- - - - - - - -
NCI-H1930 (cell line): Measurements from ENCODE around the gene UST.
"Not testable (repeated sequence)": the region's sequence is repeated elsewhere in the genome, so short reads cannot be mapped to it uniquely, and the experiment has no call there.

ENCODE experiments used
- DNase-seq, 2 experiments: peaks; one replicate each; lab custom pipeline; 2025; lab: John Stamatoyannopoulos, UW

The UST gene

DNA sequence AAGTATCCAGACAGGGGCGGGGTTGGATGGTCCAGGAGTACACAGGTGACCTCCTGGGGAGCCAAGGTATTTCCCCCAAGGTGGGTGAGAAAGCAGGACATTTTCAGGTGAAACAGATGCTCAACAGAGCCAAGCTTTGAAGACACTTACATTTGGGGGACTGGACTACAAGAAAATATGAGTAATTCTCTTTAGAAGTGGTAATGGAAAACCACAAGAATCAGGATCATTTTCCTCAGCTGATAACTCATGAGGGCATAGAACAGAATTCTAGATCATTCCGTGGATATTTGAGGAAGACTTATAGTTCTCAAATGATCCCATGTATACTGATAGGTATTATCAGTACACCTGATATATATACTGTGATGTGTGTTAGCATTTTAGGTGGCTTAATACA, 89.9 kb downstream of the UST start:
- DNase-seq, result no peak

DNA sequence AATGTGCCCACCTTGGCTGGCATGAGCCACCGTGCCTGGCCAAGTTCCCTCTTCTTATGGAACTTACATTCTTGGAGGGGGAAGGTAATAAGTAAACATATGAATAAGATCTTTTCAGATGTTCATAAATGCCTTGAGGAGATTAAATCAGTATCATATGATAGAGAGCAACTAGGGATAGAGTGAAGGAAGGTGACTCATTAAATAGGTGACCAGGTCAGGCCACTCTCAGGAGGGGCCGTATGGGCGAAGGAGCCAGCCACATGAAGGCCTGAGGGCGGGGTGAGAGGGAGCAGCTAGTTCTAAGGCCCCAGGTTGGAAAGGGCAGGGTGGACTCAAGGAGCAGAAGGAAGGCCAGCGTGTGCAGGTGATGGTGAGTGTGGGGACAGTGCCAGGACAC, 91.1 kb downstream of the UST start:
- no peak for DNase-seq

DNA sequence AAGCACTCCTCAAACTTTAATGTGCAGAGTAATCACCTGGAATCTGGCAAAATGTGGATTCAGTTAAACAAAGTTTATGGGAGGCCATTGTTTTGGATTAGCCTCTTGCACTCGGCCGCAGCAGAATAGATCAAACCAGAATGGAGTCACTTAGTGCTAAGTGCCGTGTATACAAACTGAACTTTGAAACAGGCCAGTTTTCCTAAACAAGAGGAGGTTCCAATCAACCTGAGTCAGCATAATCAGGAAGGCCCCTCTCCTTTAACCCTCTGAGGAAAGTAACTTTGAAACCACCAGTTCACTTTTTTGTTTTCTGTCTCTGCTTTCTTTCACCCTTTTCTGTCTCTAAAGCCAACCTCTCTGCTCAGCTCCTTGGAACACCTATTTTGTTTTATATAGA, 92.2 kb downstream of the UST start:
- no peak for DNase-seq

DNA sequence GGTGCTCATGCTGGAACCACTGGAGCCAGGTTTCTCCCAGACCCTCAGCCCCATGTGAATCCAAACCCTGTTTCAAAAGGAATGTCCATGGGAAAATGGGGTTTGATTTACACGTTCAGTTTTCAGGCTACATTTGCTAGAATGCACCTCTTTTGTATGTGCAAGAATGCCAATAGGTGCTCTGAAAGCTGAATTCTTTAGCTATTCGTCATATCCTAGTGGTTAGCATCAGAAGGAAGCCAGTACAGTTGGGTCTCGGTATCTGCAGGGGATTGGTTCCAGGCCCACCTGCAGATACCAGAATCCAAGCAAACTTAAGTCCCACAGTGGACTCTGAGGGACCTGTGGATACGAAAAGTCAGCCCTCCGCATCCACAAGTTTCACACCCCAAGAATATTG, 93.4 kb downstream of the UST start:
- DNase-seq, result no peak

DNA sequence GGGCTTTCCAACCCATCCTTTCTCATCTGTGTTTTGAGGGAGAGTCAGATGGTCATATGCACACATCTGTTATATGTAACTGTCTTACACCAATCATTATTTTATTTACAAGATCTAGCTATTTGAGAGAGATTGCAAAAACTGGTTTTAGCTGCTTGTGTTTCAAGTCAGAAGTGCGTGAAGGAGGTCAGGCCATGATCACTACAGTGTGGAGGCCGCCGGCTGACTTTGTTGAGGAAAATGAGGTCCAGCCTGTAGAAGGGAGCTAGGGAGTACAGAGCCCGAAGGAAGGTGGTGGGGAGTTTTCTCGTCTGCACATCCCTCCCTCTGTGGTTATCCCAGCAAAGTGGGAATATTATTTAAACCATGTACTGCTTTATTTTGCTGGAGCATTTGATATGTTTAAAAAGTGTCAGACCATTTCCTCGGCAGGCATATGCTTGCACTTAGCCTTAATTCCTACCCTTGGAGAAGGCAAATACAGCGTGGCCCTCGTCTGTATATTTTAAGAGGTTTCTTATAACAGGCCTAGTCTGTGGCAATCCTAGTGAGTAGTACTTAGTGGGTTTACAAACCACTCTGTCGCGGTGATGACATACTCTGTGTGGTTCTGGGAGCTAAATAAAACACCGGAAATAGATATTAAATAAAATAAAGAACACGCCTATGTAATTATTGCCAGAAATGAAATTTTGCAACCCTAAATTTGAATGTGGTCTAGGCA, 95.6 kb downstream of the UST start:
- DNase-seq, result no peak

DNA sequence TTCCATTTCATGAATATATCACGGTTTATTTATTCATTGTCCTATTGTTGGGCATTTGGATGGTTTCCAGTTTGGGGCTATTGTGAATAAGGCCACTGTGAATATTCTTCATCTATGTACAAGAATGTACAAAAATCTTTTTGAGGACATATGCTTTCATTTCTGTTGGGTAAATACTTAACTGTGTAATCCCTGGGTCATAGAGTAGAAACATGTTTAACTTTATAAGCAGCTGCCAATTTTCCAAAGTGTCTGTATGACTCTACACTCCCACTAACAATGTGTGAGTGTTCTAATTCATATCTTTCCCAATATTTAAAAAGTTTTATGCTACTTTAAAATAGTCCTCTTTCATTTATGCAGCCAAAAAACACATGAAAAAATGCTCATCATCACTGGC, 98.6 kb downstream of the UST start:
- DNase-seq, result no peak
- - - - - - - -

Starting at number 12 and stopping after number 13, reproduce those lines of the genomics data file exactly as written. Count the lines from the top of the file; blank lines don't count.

DNA sequence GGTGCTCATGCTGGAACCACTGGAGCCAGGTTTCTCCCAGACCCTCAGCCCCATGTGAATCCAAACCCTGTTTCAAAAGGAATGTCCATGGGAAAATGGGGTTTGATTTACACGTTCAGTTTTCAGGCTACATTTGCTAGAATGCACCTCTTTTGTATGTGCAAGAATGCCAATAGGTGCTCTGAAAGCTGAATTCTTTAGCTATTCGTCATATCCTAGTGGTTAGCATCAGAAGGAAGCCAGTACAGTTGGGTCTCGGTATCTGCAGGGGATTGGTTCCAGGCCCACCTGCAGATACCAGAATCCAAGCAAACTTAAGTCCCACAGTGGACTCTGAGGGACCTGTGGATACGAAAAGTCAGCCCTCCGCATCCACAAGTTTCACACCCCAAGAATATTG, 93.4 kb downstream of the UST start:
- DNase-seq, result no peak